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Building a Property

Building vs. Buying

Most people would rather move directly into a home that is right for them. Some don’t mind (or even enjoy) renovating and redecorating. But a small percentage of people are attracted to the idea of building their own home. In many ways, Australia is the ideal place to fulfil this dream. There is plenty of land available if you are not especially committed to inner city living, and you can even build in the heart of the city, although this will be more expensive and restricted.

A useful resource for those considering building is a blog called Home I Own.com.

Pros and Cons to Building a Home

Pros:

  • You can design a home to suit you and your family
  • You have greater control over where the house is located
  • You have a brand new home
  • By law, the builder must guarantee the home for 7 years in most States. Builders are also obliged by law to have Builders Warranty Insurance.
  • Under some circumstances, first time owners who are also ‘Owner Builders’ (those building a home in Australia) are entitled to more generous government grants than those buying a house.
  • You only have to pay Stamp Duty on the purchase of the land


Cons:

  • It takes a long time to build a house (usually 1-2 years), and more often than not, builders fail to complete the project in the promised time-frame.
  • You will incur the extra expense of renting while you are building.
  • The overall project may cost more than simply buying a house.
  • Some builders guarantee fixed-priced contracts, but the cost invariably over-runs because of things you have not accounted for in the planning stages.
  • Banks and other lending institutions are less keen to lend money to build than to buy.


A good website on the legal aspects of building provides excellent information.
This site is specifically about the state of Victoria, but much of it applies to other states.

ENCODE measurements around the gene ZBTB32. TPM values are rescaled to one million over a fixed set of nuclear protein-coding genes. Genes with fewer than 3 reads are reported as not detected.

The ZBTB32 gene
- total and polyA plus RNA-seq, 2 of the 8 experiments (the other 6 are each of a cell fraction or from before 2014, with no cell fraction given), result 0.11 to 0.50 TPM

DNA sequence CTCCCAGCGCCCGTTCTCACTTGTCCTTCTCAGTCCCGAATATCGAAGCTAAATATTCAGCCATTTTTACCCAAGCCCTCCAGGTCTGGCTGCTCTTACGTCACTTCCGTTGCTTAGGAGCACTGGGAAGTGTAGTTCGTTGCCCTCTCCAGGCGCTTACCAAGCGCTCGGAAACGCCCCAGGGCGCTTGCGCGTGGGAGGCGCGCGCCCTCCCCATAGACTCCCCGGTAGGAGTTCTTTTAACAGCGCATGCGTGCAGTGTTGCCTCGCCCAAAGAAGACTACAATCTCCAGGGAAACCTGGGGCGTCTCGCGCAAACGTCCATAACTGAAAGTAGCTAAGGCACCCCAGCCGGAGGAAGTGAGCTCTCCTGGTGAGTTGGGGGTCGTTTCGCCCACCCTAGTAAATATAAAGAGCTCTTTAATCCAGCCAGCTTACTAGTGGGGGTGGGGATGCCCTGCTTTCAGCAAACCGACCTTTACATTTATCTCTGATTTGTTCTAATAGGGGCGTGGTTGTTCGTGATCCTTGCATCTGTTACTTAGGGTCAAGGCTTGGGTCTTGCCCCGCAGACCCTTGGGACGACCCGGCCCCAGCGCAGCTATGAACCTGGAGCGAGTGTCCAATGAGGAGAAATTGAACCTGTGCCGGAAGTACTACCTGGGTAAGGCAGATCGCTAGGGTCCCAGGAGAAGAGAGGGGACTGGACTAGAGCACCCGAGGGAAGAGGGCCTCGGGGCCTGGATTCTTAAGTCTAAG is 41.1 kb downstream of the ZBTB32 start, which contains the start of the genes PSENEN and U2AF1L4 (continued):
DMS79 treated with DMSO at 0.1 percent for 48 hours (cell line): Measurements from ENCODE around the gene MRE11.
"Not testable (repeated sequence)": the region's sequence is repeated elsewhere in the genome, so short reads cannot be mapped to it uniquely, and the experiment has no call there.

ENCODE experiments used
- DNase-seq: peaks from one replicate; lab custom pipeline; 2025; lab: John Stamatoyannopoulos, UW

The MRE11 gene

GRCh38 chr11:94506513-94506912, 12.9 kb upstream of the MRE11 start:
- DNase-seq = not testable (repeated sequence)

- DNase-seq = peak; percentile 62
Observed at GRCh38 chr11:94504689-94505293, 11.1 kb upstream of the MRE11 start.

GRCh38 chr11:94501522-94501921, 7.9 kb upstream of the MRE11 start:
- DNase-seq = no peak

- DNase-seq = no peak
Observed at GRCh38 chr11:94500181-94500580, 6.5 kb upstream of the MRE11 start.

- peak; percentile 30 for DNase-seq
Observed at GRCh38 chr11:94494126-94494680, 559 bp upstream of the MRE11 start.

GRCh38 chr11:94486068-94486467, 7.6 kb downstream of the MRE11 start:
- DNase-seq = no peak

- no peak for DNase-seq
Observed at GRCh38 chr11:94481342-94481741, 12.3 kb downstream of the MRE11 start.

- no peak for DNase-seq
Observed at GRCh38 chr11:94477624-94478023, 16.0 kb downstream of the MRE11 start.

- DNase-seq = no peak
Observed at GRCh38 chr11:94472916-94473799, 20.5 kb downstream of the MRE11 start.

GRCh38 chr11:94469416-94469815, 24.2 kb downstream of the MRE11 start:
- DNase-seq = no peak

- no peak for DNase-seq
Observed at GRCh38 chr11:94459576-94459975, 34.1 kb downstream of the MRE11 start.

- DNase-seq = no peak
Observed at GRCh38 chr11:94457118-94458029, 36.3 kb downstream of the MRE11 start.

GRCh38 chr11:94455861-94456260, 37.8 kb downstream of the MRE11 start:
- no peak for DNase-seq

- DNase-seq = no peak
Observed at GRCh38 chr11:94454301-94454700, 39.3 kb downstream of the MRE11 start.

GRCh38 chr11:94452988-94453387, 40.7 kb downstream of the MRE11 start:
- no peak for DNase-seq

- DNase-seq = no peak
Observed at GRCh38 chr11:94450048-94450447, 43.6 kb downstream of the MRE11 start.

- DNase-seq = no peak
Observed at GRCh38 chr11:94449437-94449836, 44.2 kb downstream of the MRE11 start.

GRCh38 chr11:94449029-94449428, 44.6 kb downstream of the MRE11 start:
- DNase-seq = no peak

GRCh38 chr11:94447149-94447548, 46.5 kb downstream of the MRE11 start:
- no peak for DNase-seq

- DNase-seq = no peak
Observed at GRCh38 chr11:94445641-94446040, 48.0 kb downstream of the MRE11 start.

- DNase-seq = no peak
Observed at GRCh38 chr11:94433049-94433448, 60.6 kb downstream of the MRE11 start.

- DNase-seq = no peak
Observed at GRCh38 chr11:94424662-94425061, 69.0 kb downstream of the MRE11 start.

A website for Owner Builders provides information about grants available.
This site is specifically relevant for building in South Australia, but again, much of it applies to the country as a whole.

Beginning the Building Process

Building your own home is a complex and time-consuming business. You must expect to rely on a succession of professionals to help you along the way. Some people opt to appoint a project manager for their build, but this is an extra cost most people cannot afford.

If you have a large budget for your build, it would be wise to employ the services of a qualified architect. At the top-end of the market Australians tend to place great (some may say, excessive) emphasis on whether or not a house is architecturally-designed. Architects often act as project managers and can offer a guide to the total cost of the project measured by price per square metre of the finished house. This price varies enormously according to the size of project, location, the prominence of the architect, and most importantly, the level of finish for the house.

For the average person, the services of an architect are out of reach, so it is best to opt for a fixed-price contract with a reputable building company who have in-house architects and can offer a range of ‘off-the-shelf designs’. These may be reconfigured (at extra cost), but such a scheme is far cheaper and easier to deal with than going it alone with an architect and a succession of tradespeople managed by you or an expensive Project Manager.